Why “do what you love” is the worst graduation advice

Publisher’s note: Carolyn Chen is associate professor of ethnic studies at the University of California, Berkeley, and co-director of the Berkeley Center for the Study of Religion. She is the author of the recently published book “Work Pray Code: When Work Becomes Religion in Silicon Valley.” The opinions expressed in this article are my own.

(CNN) — In the past month, millions of college students have graduated and entered the American workforce. Steve Jobs’ well-known advice to the Stanford class of 2005, “find what you love… and love what you do,” has now become accepted gospel among the college-educated workforce.

But having studied Jobs’s most ardent Silicon Valley disciples in my book “Work Pray Code”, I have a few different words to share with the 2022 graduates; not so high, but quite necessary.

As a college graduate, you’ll likely join a class of people who describe their work using words like “passion,” “love,” and “authenticity.” And you may be tempted by companies that invite you to bring what they call your “whole self” to work.

As I learned in my study of Silicon Valley work culture, it all starts with giving yourself a paycheck. Soon they will give you a community. They will try to shape your identity and offer you a purpose, instilling every day the feeling that you are not working for a salary but to make the world a better place.

Without a doubt, if you follow this path, you will soon fall in love with your work; body, mind, heart and soul. No other social institution will work as hard to earn your love as your workplace. And if you don’t love your job, or believe in it, many of those around you will do or say things to make you feel like a loser.

But Generation Z, don’t believe the hype. Let Millennials wallow (or degenerate) in their love and work fest. You have to learn to love more intelligently. Because even though your workplace may promise comprehensive development, their goal is not to help you. It is to optimize your personality, so that you give everything that is within you to amplify its benefits.

So, ignore those exhortations to do what you love. It was fresh advice 20 years ago. Nowadays, the problems of professionals do not come from not loving the work, but from loving the work too much.

In the 1950s and 1960s, most white-collar workers considered work “a sacrifice of time, necessary to build a life out of it,” according to sociologist C. Wright Mills. It was in their families, communities, softball leagues, churches, temples, unions, and political clubs, and not at work, that white-collar workers looked for passion, love, and authenticity.

Americans contributed to shared project to build a healthy community and nation. During this bygone era of mass political mobilization, adults reserved something of themselves for the people around them and for civic service. Young people had the time and energy to pour their love into building social justice movements, not tech products.

The civil rights movement, the anti-war movement, the women’s movement, the black, yellow and brown power movements, the gay rights movement—her work truly transformed the world. Creating a better “app” can change the world, but too often it does so by siphoning huge amounts of money into a few pockets and leaving everyone else out on the street.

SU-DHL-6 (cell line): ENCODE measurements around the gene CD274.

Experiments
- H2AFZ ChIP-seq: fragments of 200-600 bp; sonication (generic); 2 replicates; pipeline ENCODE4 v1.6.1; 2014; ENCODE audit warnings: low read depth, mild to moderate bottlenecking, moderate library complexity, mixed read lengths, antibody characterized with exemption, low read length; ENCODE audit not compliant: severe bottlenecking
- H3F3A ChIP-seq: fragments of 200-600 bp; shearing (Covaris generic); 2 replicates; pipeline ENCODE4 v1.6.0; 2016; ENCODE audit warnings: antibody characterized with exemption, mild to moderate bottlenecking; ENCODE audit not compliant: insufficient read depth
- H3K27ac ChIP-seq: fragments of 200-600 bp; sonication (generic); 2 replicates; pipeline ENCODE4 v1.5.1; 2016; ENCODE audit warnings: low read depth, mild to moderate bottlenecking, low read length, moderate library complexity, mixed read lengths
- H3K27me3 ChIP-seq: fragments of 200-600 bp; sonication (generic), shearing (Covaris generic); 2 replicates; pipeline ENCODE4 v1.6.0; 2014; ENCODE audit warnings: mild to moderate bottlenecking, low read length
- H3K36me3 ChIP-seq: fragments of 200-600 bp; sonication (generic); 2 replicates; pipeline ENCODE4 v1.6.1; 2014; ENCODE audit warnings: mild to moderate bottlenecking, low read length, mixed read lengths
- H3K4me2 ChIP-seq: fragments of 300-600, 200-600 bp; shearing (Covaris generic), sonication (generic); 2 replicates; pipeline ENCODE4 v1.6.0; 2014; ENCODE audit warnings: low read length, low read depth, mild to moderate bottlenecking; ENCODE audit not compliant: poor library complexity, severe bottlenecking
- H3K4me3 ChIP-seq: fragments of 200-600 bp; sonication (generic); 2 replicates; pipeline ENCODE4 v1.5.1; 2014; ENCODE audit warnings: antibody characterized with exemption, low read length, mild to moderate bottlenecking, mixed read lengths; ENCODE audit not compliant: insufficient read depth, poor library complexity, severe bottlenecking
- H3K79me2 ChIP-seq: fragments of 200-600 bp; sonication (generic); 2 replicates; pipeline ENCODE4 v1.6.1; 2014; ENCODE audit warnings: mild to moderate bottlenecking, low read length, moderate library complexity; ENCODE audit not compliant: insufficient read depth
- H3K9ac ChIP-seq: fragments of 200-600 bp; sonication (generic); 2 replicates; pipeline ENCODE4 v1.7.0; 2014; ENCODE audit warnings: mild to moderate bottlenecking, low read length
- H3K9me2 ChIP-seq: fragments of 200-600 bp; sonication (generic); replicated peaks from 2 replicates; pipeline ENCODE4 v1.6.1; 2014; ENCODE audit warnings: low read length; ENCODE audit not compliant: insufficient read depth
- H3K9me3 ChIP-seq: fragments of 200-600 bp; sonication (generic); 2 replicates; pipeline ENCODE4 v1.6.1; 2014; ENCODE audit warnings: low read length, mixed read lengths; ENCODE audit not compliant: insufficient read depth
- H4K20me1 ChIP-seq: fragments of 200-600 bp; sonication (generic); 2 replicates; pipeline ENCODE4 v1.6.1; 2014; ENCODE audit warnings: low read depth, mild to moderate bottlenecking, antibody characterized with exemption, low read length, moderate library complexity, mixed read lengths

This is what they don’t tell you in those graduation speeches: your love and energy are limited, so you have to choose your objects of devotion carefully. After interviewing more than 100 people who worked in Silicon Valley for my study, I learned that love of work rises or falls relative to other significant commitments.

Not all generations loved work equally. I found that many of the older workers (Baby Boomers and late Gen Xers) knew that work was just work, and any company would try to get everything they could from you. They learned that the job was not theirs.

Advice from Dr. Taylor Swift to 2022 graduates 2:04

Most millennials, on the other hand, wanted more from their jobs. They hoped that their work would satisfy them. They gave so much to the work that they had no time or energy to devote to the communities around them. Although most millennials said things like “Life is more than work”, few were able to live this. Their hobbies—things meant to sustain and nurture them, like mountain biking, meditation, hiking, and yoga—turned out to be just refreshing breaks, so they could come back and love the job even more.

Their sense of self flattened into a work self, a carefully cultivated “personal brand” that is readable on LinkedIn. And when they lost their jobs, they also lost their sense of identity and purpose attached to it.

Work is not inherently meaningful, nor is meaningful work the only path to a purposeful life. But love of work is the gospel now accepted among college-educated Americans, drowning out other competing religious and civic teachings like “love your homeless or undocumented neighbor as yourself.” And our families, communities, religions and democracy are paying for it.

Let’s be clear: “Work” is work exchanged for wages. It’s not supposed to be a comprehensive sacrifice of your time and energy. It is not synonymous with what you love or who you become.

American work culture wants you to question if you’re doing what you love at work. But the real question you need to ask yourself is this: What do you love? Everyone will tell you to love your job, from your well-intentioned grandparents to the companies that seek your love to increase their profits.

I certainly don’t want you to hate your job. Work is an important source of dignity and meaning for all of us. But to love intelligently in our work-obsessed world, we must ask ourselves: who do we become when we love work too much?

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